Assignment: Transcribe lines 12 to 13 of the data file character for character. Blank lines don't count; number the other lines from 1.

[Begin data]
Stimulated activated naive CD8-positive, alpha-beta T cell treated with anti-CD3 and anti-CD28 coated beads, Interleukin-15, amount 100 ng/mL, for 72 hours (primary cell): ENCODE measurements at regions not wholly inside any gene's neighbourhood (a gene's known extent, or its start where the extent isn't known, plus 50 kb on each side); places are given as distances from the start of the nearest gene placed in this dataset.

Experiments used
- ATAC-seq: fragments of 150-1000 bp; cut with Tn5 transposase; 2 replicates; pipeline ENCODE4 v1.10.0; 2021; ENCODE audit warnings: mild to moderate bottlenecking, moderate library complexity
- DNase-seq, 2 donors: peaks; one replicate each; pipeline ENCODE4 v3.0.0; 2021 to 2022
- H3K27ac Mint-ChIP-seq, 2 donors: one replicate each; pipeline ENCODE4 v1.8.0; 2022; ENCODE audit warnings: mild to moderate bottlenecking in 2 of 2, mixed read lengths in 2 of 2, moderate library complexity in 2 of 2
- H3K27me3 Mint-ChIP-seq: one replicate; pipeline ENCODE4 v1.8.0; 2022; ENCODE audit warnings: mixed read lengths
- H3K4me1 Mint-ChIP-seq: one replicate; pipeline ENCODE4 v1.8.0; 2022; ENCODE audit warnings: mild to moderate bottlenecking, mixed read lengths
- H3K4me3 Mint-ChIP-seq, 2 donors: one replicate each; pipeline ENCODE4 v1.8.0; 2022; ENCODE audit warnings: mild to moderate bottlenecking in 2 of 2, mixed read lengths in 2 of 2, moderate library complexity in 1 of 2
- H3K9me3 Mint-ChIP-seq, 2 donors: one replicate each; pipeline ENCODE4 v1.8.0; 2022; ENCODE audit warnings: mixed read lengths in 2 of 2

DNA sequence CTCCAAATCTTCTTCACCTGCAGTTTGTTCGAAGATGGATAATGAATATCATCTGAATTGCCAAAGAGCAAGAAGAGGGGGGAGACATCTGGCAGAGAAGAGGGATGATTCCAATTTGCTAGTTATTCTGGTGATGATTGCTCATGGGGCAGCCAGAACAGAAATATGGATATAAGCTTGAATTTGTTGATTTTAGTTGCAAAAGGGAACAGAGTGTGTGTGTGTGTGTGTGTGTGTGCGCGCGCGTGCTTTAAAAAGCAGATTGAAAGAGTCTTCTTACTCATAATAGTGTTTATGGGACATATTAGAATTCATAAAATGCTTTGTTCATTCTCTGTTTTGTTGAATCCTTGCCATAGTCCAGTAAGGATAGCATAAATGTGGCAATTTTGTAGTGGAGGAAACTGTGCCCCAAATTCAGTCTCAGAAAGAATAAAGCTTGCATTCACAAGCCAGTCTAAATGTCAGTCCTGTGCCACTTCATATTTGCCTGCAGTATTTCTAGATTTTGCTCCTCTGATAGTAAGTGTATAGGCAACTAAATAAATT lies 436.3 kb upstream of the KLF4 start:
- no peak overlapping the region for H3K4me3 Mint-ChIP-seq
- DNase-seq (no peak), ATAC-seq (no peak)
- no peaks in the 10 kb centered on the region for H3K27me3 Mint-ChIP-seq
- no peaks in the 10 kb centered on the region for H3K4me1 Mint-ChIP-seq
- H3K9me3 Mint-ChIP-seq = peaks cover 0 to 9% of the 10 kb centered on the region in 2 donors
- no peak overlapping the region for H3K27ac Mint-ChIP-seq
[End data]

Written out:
- DNase-seq (no peak), ATAC-seq (no peak)
- no peaks in the 10 kb centered on the region for H3K27me3 Mint-ChIP-seq